"It's not much but it's ours"

Monday, November 17, 2008


Why is the design of new wave of Indian restaurants so hard-edged ? Is there really no way back for flock ? And why do some gaffs have ceilings that look like they haven’t been finished. Just some of my random musing as I sat in the hangar-like space of the Cinnamon Kitchen, the City offshoot of Cinnamon Club in Westminster. It’s an awkward space where even when full and buzzing you’d still not feel completely comfortable in. The service too was still finding its feet, being a bit overenthusiastic about the upselling and not completely clued up about Indian food. Well, they were French. Everyone was friendly enough though (as they should be to somebody looking to spend money).

Not that the food wasn’t good. Overseen by exec chef Vivek Singh it was mostly tasty gear, prepared with a light touch. Only problem was it was all just a bit polite and didn’t have that sense of generosity that you’d want or expect with Subcontinental food. There is the fundamental problem underlying much of this type of modern Indian cookery. Trying to mould it into a sort of European style makes it feels forced and the results never seem quite right. Well, they don’t to me, but then again I am half Bengali and consequently have an opinion on everything.

Take the Tandoori Chicken. It was nicely cooked: moist, tasty and accompanied by what came across like an Indian version of Ensalada Rusa. But your £7.50 gets you just three small mouthfuls. Fine by me if the dish were complex and multi-layered or part of a tasting menu but as a starter ?

The Lamb appetiser brought a bit more interest to the meal. There was a fiery Sheekh Kebab – well, about a third of one – a nice little Shami Kebab and a tasty little Yoghurt cake. But again it was little more than a few minutes distraction. Fat Chilli with spiced Paneer was the most disappointing dish. The filling was too homogenised in taste but the accompanying spiced Labneh was really rather good.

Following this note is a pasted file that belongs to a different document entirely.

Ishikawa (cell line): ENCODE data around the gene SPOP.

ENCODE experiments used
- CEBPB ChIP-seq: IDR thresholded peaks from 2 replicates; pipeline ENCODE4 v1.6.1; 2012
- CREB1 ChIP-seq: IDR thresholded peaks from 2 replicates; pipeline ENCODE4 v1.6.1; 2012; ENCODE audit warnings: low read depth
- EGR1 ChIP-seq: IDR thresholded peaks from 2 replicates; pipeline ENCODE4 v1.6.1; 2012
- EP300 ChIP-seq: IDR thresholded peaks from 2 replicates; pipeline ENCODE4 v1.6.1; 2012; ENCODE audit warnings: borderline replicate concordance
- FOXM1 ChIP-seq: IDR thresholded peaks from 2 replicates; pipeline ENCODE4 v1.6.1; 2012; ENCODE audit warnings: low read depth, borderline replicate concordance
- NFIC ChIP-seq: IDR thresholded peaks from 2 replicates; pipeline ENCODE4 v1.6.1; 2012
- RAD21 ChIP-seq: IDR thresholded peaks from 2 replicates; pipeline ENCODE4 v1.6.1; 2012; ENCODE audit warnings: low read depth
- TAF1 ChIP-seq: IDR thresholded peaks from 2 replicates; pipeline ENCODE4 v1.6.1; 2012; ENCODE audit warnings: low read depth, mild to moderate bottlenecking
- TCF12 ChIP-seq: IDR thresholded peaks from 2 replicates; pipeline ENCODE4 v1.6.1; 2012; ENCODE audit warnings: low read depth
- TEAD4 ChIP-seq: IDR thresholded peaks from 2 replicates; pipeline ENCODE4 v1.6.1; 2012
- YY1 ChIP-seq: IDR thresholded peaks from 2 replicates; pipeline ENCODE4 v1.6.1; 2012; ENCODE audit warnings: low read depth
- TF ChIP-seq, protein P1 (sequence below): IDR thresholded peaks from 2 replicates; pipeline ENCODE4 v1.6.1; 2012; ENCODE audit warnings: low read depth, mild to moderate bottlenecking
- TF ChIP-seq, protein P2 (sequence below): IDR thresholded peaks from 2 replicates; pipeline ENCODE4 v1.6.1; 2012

A main course of seared Haddock with Devon Crab was more European in style. The fish was excellent and cooked accurately. It lay on good basmati rice in a light sauce. Perfectly acceptable if tending a little to blandness. Some more assertive spicing might have been an improvement.

An accompanying Dhal also suffered from reticent spicing but the breads were pretty good although I’d love to see what sort of markup there is on three small halves of Naan which priced at a fiver,

Luckily, the restaurant makes fresh ice cream every day so I didn’t have to find out what an Indian Banana Tart Tatin is. The ice creams weren’t bad either although the Saffron left me with a taste of that spice for some time after. Cinnamon was the best, naturally.

Despite wanting a more leisurely dining experience I was in and out in just over an hour. I suspect though that this is will suit the Investment Bankers, who will probably make up the majority of the clientele, and allow them to have the Set Menu Lunch (which at £15 for 2 courses and £18 for 3 seems to be the better deal) and still get them back at their desks quicker than you can say “Statutory Redundancy Package”. Which is some sort of bonus in these torrid times even if they aren’t getting a real one.

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Blogger Jess said...

Call me an old romantic, but I really miss the old maroon flock wallpaper, sitar music and gold embossed pictures of Kashmir/Taj Mahal in the Indian/Pakistani/ restaurants of today. A recent return to England after 10 yrs living abroad highlighted the new style interior decor/ambience ...but I guess the times are a-changin'.....

Friday, November 21, 2008 1:51:00 am  

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